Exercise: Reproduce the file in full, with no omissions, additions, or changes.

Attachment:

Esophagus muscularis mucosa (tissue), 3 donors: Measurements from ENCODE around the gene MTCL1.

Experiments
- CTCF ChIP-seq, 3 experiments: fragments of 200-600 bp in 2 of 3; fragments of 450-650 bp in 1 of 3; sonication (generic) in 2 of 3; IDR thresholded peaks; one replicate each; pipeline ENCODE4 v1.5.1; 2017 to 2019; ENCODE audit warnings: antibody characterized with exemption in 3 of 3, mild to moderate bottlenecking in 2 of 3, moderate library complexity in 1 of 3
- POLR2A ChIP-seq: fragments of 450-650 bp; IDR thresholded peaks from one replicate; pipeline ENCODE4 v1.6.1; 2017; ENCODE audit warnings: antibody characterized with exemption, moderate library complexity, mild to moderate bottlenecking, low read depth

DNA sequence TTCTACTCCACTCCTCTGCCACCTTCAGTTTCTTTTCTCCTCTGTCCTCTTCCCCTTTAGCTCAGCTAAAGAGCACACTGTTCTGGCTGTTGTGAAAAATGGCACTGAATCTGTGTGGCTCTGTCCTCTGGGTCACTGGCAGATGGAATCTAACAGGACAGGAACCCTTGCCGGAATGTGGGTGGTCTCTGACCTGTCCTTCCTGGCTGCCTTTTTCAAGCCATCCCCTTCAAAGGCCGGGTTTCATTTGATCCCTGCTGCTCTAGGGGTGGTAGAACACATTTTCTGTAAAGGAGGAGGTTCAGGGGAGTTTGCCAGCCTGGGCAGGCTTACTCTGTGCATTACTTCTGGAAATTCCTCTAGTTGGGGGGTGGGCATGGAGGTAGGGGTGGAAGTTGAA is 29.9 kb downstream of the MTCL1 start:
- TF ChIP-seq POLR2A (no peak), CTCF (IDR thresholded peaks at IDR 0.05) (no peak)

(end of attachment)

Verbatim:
Esophagus muscularis mucosa (tissue), 3 donors: Measurements from ENCODE around the gene MTCL1.

Experiments
- CTCF ChIP-seq, 3 experiments: fragments of 200-600 bp in 2 of 3; fragments of 450-650 bp in 1 of 3; sonication (generic) in 2 of 3; IDR thresholded peaks; one replicate each; pipeline ENCODE4 v1.5.1; 2017 to 2019; ENCODE audit warnings: antibody characterized with exemption in 3 of 3, mild to moderate bottlenecking in 2 of 3, moderate library complexity in 1 of 3
- POLR2A ChIP-seq: fragments of 450-650 bp; IDR thresholded peaks from one replicate; pipeline ENCODE4 v1.6.1; 2017; ENCODE audit warnings: antibody characterized with exemption, moderate library complexity, mild to moderate bottlenecking, low read depth

DNA sequence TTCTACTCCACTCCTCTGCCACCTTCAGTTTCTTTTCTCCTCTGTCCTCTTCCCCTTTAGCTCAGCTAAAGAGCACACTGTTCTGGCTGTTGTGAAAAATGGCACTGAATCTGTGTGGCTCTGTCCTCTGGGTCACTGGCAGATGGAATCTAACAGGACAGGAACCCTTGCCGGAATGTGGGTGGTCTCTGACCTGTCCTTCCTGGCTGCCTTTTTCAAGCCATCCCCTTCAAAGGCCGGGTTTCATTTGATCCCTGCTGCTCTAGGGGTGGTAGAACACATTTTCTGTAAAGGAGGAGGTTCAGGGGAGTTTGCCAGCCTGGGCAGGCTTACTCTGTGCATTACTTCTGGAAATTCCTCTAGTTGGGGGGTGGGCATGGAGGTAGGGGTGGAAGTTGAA is 29.9 kb downstream of the MTCL1 start:
- TF ChIP-seq POLR2A (no peak), CTCF (IDR thresholded peaks at IDR 0.05) (no peak)